"These community ensembles are really kind of a functioning, healthy community in microcosm," Odello said, as it brings people together from different backgrounds to achieve something that wouldn't be possible by an individual. "Everybody understands we can't make this work if we are not working together."

ADVERTISEMENT

Assisting Odello with her research is the university's Clifford J. Benson Center for Community Partnerships. Odello feels the center and the university are good partners for her work, as they focus on community-engaged research and scholarship. Morris is located in greater Minnesota, and can understand the special feeling of community in small cities and towns.

"I am fortunate on the University of Minnesota Morris campus (in) that we have a center for small towns," Odello said. "We are thinking about where we are and how the university can be involved with the people in our rural location."

A few years into Musical Minnesota, Odello is still looking to add more ensembles to the map, no matter their size or how often they perform. Odello's only guidelines are for the ensemble to be open to the public and not be from a church.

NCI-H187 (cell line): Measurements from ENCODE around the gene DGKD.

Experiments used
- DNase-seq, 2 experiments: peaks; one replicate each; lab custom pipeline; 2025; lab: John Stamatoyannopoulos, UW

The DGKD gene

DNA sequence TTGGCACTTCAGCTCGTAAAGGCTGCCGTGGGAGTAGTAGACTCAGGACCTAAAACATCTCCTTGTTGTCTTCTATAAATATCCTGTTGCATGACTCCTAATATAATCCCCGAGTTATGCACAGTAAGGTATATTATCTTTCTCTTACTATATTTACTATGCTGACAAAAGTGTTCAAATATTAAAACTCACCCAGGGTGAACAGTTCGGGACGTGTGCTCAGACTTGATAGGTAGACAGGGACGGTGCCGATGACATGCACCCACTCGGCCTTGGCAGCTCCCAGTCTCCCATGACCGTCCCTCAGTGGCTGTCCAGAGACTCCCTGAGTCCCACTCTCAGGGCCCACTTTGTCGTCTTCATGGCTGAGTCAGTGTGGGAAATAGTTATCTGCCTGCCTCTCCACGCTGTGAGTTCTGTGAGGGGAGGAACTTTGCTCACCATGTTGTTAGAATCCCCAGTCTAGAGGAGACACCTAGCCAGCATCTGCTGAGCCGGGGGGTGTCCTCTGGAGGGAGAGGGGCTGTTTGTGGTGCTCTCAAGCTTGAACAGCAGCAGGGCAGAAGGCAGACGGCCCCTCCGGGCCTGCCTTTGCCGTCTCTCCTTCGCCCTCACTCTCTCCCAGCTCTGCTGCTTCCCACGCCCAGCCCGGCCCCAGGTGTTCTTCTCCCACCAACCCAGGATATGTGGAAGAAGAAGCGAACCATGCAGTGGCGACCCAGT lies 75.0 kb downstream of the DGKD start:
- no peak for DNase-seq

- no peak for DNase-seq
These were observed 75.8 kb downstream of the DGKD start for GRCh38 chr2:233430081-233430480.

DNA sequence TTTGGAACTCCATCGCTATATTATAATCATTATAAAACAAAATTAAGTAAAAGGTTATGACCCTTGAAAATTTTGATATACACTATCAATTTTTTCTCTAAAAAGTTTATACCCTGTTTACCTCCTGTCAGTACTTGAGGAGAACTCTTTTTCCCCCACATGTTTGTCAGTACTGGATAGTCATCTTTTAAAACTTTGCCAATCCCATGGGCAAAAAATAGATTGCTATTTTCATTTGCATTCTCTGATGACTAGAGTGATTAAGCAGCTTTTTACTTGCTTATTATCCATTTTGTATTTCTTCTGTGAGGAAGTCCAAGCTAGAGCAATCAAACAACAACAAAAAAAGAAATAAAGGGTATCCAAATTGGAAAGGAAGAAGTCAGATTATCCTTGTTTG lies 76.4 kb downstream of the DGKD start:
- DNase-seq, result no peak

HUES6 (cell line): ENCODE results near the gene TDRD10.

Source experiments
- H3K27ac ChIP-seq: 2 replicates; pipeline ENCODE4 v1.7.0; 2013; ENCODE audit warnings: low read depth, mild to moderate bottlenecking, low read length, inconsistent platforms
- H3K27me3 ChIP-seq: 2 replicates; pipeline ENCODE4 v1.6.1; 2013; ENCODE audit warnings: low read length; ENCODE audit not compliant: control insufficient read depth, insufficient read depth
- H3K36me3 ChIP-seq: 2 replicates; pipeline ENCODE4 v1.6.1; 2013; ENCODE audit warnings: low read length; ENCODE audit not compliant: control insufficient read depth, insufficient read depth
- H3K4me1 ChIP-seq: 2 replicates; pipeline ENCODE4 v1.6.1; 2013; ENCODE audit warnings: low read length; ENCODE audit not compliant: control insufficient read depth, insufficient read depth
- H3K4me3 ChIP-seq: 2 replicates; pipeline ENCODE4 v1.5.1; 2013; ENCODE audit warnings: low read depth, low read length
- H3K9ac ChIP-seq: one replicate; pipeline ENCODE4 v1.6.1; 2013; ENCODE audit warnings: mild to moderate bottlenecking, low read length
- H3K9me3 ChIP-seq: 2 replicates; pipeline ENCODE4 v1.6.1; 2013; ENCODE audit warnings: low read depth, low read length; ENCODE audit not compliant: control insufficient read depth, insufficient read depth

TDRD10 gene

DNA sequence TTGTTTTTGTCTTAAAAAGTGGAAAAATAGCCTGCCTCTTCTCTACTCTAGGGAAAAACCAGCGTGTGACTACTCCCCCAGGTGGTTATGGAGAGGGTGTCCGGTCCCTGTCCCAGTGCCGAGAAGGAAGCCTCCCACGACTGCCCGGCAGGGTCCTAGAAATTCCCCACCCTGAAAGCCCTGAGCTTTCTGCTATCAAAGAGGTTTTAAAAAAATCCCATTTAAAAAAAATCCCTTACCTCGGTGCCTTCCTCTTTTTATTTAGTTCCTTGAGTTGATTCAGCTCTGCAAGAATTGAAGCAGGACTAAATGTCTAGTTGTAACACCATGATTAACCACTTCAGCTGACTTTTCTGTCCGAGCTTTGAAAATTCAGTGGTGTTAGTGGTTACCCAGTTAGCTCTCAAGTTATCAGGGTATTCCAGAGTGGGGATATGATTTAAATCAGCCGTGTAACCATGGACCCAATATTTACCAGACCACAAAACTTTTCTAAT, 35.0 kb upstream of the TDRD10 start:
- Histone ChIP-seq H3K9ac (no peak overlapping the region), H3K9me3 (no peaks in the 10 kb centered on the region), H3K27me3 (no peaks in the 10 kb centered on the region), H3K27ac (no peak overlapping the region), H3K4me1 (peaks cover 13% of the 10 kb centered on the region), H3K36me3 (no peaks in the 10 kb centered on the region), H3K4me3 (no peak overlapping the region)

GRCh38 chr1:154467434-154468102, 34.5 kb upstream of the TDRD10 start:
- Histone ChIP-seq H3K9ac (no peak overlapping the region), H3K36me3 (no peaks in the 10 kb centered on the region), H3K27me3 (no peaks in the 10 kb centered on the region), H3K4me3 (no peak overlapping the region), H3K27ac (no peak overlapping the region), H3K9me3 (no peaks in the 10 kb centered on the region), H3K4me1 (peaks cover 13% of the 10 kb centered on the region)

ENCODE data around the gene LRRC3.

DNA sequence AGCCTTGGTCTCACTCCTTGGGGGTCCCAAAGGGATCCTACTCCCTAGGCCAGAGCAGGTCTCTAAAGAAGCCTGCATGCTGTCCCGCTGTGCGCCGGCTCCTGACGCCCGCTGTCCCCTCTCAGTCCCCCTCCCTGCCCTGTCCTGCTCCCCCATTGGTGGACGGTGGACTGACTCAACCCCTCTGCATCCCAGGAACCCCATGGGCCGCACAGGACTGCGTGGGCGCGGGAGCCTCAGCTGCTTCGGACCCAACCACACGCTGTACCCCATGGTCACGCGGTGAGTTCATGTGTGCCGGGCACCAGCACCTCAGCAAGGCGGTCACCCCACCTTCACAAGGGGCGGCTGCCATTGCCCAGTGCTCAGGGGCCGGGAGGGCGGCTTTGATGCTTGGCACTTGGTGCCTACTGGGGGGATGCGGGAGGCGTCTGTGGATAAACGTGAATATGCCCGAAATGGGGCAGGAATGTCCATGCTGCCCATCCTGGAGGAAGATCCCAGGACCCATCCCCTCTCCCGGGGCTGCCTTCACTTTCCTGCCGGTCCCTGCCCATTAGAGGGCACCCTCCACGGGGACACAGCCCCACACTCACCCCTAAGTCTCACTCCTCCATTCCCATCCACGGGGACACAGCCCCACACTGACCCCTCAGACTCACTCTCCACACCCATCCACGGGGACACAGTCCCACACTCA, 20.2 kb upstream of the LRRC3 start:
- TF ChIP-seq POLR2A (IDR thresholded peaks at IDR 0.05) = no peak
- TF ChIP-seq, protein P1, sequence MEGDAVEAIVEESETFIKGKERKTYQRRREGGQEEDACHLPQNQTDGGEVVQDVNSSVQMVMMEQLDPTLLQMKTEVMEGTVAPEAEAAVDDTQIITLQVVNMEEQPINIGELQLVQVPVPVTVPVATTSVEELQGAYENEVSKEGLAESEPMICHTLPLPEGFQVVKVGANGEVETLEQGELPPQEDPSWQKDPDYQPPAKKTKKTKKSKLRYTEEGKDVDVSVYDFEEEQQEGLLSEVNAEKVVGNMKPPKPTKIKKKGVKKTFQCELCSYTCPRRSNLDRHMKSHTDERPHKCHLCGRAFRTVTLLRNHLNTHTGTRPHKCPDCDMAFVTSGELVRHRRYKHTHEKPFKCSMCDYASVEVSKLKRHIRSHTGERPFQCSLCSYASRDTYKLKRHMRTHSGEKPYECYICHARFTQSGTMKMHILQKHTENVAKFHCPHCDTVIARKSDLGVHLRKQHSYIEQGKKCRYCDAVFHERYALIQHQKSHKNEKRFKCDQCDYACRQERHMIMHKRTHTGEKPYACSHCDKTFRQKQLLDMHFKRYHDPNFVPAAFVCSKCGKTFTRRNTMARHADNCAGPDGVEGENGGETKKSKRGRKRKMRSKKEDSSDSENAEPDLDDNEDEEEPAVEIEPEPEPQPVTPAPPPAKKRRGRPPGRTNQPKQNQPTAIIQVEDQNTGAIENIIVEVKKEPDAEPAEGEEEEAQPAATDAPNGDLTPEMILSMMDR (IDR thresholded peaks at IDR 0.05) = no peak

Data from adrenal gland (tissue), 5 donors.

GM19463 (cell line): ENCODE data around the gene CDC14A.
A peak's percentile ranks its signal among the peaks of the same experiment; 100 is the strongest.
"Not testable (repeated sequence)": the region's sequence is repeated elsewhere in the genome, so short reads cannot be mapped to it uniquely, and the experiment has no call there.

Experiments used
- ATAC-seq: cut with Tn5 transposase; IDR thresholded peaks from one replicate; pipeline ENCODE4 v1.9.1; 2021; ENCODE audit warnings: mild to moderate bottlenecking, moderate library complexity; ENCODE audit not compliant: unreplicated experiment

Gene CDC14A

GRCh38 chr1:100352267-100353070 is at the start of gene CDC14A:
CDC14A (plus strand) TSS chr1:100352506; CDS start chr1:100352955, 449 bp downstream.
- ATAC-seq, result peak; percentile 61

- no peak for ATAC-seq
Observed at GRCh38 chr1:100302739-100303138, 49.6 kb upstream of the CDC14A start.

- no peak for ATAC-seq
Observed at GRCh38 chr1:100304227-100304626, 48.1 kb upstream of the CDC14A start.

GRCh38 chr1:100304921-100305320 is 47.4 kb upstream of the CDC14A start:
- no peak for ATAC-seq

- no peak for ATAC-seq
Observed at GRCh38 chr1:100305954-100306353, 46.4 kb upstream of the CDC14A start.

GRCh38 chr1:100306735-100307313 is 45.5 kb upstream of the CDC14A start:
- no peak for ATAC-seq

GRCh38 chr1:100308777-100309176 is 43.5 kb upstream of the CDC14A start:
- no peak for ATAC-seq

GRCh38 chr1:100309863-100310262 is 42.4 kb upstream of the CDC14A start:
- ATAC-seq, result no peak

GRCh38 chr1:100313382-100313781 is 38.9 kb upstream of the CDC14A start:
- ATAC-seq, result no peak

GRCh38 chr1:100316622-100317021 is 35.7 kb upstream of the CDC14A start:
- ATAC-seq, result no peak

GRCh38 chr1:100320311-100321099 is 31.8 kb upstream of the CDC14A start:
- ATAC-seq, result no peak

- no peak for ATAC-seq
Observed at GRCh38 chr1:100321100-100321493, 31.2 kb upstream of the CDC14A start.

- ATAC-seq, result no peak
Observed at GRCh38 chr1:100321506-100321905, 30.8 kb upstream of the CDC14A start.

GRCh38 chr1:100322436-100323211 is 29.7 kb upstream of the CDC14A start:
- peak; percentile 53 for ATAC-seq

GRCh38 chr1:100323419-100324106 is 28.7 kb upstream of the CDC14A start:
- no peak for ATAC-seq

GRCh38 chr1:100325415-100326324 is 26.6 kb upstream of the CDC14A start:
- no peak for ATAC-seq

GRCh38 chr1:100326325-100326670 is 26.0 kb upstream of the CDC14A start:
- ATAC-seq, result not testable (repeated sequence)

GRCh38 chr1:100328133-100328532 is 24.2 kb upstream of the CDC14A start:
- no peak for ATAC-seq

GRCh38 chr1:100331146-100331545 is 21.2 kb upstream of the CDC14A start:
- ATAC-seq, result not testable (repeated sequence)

Information on taking part in the project can be found on the website at https://arcg.is/1fLmmT0 , on Facebook by searching "Community Music in Greater Minnesota" or by emailing Odello at musicalmn@morris.umn.edu .

"My hope is this is something that keeps evolving. Ensembles are constantly changing and are not something that stays static," and Musical Minnesota can't stay the same either, Odello said. "I see this as an ongoing project."

Shelby Lindrud is a reporter with the West Central Tribune of Willmar. Her focus areas are arts and entertainment, agriculture, features writing and the Kandiyohi County Board.

She can be reached via email slindrud@wctrib.com or direct 320-214-4373.


What to read next
Art classes and meetings in the area
Exhibits on display in the next month
Southwest Minnesota Arts Council events in the next month
How did online sleuths figure out an approximately 30-second scene in "Better Call Saul" was filmed in Rochester?